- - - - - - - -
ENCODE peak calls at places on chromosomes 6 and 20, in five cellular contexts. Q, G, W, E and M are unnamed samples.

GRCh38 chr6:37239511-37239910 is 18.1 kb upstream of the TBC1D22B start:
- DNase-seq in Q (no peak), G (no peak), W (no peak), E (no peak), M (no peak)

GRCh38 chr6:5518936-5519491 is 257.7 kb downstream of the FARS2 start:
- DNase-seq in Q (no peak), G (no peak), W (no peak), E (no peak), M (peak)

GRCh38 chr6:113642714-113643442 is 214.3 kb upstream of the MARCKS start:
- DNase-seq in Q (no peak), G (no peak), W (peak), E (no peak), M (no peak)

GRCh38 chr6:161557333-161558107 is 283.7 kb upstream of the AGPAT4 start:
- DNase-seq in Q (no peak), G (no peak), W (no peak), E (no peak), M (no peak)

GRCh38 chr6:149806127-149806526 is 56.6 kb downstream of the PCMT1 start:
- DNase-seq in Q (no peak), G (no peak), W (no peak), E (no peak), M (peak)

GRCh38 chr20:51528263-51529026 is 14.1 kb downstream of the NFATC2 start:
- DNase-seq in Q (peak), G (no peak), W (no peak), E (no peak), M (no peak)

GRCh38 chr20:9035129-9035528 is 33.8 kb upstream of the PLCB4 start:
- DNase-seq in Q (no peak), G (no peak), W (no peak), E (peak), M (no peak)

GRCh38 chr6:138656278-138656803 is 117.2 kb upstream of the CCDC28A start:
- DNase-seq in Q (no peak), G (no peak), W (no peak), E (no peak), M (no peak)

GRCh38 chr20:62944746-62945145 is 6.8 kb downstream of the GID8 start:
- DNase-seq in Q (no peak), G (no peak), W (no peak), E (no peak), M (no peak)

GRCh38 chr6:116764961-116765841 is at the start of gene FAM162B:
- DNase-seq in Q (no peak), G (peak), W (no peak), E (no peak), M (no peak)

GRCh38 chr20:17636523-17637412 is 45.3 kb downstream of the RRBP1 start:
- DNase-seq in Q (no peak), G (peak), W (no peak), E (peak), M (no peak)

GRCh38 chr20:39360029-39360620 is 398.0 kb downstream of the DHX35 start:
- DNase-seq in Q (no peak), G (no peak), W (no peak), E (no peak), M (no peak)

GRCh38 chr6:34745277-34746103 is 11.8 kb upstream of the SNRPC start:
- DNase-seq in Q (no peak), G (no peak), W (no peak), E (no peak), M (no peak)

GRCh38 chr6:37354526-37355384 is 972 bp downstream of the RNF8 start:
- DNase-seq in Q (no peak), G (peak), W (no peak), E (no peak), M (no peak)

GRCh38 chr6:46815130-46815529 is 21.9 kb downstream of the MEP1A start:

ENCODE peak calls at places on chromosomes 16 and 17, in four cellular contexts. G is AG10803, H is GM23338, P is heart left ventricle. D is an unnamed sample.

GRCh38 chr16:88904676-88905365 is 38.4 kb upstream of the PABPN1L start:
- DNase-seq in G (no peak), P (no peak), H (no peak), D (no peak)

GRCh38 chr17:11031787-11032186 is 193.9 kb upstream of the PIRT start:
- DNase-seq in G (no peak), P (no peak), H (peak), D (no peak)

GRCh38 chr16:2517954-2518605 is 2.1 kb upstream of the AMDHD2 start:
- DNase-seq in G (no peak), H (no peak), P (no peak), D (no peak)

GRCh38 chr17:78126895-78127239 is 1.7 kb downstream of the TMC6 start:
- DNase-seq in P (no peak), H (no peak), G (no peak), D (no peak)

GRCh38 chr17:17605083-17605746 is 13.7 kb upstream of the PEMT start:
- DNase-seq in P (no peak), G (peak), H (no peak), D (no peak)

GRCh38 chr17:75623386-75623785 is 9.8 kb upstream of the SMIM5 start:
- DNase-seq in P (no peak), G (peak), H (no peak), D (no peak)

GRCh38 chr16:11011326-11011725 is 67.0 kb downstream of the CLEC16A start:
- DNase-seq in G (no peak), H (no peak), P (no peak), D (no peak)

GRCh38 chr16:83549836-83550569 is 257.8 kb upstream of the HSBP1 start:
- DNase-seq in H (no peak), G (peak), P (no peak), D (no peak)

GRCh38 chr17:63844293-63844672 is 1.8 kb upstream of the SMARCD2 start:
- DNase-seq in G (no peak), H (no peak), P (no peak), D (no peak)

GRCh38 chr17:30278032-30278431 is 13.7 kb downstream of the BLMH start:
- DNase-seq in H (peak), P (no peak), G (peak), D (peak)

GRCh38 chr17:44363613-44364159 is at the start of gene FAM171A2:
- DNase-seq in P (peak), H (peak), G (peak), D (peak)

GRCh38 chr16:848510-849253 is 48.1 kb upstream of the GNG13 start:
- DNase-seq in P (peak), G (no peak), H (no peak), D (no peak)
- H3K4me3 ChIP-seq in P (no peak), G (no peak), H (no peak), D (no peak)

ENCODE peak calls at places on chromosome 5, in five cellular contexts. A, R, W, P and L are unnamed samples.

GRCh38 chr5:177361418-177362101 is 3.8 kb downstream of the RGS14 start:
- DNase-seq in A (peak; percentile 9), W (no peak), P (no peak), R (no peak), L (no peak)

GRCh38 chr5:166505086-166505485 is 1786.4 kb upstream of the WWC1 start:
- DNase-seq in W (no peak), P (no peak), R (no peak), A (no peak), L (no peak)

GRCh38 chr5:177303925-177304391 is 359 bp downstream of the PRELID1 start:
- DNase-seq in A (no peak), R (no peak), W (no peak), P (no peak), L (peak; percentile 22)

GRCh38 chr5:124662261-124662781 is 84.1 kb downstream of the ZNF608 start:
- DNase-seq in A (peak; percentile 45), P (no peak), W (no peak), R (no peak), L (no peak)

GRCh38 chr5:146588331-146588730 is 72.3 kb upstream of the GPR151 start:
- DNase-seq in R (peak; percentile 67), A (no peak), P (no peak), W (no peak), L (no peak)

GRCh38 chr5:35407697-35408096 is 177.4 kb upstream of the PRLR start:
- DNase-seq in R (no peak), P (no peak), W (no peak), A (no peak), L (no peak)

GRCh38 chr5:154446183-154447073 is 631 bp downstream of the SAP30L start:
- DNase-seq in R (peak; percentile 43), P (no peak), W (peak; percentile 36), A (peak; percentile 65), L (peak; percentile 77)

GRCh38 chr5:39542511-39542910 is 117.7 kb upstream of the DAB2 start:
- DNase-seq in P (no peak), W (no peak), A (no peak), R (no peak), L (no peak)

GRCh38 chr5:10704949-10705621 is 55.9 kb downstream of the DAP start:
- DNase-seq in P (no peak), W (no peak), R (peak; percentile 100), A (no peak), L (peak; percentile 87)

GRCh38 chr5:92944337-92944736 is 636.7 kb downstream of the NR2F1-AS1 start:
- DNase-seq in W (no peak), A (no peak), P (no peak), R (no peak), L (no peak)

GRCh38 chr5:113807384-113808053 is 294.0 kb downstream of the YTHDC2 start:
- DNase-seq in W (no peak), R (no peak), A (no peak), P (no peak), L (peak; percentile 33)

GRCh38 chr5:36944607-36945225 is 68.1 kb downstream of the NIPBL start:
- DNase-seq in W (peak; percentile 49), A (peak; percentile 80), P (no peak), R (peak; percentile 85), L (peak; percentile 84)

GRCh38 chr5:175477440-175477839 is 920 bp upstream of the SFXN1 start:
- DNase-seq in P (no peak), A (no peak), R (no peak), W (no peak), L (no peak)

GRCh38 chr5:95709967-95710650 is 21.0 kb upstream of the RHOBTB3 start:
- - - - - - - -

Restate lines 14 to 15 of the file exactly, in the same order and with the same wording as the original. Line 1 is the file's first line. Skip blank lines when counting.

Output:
GRCh38 chr20:9035129-9035528 is 33.8 kb upstream of the PLCB4 start:
- DNase-seq in Q (no peak), G (no peak), W (no peak), E (peak), M (no peak)